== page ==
If is desired to generate the jth column of a using the arrangement of FIG. 6, then the data input to the one-dimensional SLM's is changed. Such a configuration is shown in FIG. 7. In this configuration, the first one-dimensional SLM again is disposed horizontally for sequentially producing the rows of N×M matrix G wherein at a given instant the kth row G is reproduced thereon. Likewise, the second one-dimensional SLM contains the jth column of the matrix V. Again, this one-dimensional SLM 82 is parallel with the first SLM 80. The light from this second SLM 82 is then integrated by means of a lens (not shown) and a spatial light filter 84. The result of the light from the light source 14 propagating through the first and second SLM's 80 and 82 and being integrated is the kjth element of the intermediate result G V. This intermediate element is then immediately applied to the last one-dimensional SLM 86 which contains the kth column of the matrix U. A one-dimensional time-integrating detector array 88 is disposed in parallel with the SLM 86, respectively, in order to sum the outputs therefrom. After all of the N rows of G and the N columns of U are synchronously input to the first and third one-dimensional SLM's 80 and 86, respectively, then the Jth column of a is obtained on the one-dimensional time-integrating detector array 88.
As noted previously, if only a few elements of a row or a column of a are desired, then time-integrating detectors can be placed only at those corresponding locations. However, the final answer is again available only after N cycles of the one-dimensional SLM's, regardless of how many elements of a are desired. It should be noted that since the configurations shown in FIG. 6 and 7 use only one-dimensional SLM's to input the matrices U, V, and G. These configurations have much better speed and dynamic range performance. Thus, the configurations shown in FIGS. 6 and 7 are clearly preferred when only rows or columns of the triple matrix product a are desired.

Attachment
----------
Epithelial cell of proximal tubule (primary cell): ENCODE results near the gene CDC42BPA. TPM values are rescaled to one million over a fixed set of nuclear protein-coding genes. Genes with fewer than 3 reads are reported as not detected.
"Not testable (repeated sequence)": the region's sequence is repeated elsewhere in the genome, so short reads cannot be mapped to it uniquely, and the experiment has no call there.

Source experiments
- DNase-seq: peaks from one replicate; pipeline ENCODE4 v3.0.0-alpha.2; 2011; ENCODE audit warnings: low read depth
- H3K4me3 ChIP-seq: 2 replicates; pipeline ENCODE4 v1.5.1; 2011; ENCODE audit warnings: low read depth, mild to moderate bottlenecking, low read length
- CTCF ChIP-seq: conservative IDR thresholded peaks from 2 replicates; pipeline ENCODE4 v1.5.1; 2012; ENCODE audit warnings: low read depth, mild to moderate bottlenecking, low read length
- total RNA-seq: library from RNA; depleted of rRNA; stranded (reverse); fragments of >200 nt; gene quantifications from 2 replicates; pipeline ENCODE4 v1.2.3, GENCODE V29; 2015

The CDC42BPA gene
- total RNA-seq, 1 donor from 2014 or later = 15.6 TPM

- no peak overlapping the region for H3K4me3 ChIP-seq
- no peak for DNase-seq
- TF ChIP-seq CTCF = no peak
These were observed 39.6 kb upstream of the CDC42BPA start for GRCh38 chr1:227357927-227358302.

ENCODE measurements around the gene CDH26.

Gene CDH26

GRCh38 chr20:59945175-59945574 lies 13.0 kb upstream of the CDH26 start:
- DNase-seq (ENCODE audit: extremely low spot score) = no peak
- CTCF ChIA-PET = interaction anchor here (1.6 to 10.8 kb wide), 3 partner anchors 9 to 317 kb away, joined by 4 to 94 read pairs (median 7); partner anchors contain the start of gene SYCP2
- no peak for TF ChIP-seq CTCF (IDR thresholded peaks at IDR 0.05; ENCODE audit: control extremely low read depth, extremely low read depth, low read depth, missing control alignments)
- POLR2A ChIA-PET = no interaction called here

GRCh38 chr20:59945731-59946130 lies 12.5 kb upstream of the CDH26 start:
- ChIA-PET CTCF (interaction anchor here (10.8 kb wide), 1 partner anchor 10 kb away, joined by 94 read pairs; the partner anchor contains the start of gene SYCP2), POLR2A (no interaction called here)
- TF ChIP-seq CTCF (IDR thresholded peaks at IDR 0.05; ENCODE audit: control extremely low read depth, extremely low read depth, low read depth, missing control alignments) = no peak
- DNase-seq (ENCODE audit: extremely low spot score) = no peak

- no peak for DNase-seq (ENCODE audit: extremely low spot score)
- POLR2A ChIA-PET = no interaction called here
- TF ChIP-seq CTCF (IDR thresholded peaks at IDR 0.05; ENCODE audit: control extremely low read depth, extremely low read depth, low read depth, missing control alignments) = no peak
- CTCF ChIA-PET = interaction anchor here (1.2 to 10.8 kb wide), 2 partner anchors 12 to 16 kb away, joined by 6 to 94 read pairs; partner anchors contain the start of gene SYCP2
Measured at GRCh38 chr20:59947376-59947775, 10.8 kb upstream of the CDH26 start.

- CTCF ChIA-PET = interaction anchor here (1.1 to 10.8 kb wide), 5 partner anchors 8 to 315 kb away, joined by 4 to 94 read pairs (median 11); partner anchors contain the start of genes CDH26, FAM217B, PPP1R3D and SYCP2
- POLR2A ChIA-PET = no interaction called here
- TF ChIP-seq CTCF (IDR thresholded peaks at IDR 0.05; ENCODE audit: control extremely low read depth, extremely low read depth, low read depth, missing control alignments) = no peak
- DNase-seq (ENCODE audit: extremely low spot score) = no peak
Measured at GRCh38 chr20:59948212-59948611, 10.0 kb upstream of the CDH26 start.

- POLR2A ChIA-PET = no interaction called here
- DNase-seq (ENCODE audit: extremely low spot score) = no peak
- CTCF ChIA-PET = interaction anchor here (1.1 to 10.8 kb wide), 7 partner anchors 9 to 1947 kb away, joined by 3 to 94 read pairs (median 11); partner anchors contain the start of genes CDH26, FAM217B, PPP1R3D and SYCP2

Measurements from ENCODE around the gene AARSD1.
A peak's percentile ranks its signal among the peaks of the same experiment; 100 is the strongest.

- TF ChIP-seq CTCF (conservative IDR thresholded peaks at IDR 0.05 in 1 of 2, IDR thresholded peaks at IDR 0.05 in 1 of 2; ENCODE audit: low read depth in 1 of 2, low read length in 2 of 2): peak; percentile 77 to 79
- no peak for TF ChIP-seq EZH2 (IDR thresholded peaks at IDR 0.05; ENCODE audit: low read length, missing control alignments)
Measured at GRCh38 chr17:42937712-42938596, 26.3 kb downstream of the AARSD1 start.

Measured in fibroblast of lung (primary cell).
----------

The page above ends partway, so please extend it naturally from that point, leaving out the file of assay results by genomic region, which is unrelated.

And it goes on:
From the above, it can be seen that a significant advantage to the present design is that there is no requirement for storing the intermediate result in a triple matrix multiplication, as is necessary when a two-matrix multiplier is used for consecutive operations. An additional maJor advantage is that time-integrating detectors can be used. Such detectors can be made with greater dynamic range than a corresponding detector of the same type having high speed response characteristics.
Yet another advantage to the present design is that the two-dimensional SLM must only be updated after N cycles of the one-dimensional SLM's. Thus, the frame rates for this processor are not limited by the slow frame rates of present day two-dimensional SLM's.
The choice of which one-dimensional SLM device technology to use will be governed by the architecture, as well as by the format in which the data is available. When input matrices are available serially, then an acousto-optic Bragg cell with large time-bandwidth product (up to 2000) can be advantageously used to perform serial-to-parallel conversion while inputing the data. Note however that these acousto-optic Bragg cells have no memory, and thus cannot be used where the data is to remain constant for N cycles of the one dimensional SLM's in the system. (For example, see SLM 72 in FIG. 6). Where a one-dimensional SLM with memory is required, a one dimensional electro-optic SLM may be desired. Such electro-optic SLM's are also amenable to parallel addressing resulting in faster cycle times.
The two dimensional SLM may be optically or electrically addressed and can be chosen to fit the form in which the input data is available. The relatively slow rates (less than 100 frames per second) of present day two-dimensional SLM's is not a disadvantage in the above architectures, since the data contained thereon are updated at only 1/N the rate for the one-dimensional SLM's. The improved dynamic range of the time-integrating detectors over high bandwidth detectors (by the ratio of the square root of the respective readout rates) is another factor that enters into the choice of a suitable architecture for a given problem.
Obviously many modifications and variations of the present invention are possible in light of the above teachings. It is therefore to be understood that within the scope of the appended claims the invention may be practiced otherwise than as specifically described. PG,28
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|U.S. Classification||708/835, 708/816, 359/559, 706/40, 708/839|
|Sep 27, 1984||AS||Assignment|
Owner name: UNITED STATES OF AMERICA AS REPRESSENTED BY THE SE
Free format text: ASSIGNMENT OF ASSIGNORS INTEREST.;ASSIGNORS:ATHALE, RAVINDRA A.;LEE, JOHN N.;REEL/FRAME:004320/0399
Effective date: 19840925
|Sep 20, 1989||FPAY||Fee payment|
Year of fee payment: 4
|Mar 29, 1994||REMI||Maintenance fee reminder mailed|
|Aug 21, 1994||LAPS||Lapse for failure to pay maintenance fees|
|Nov 1, 1994||FP||Expired due to failure to pay maintenance fee|
Effective date: 19940824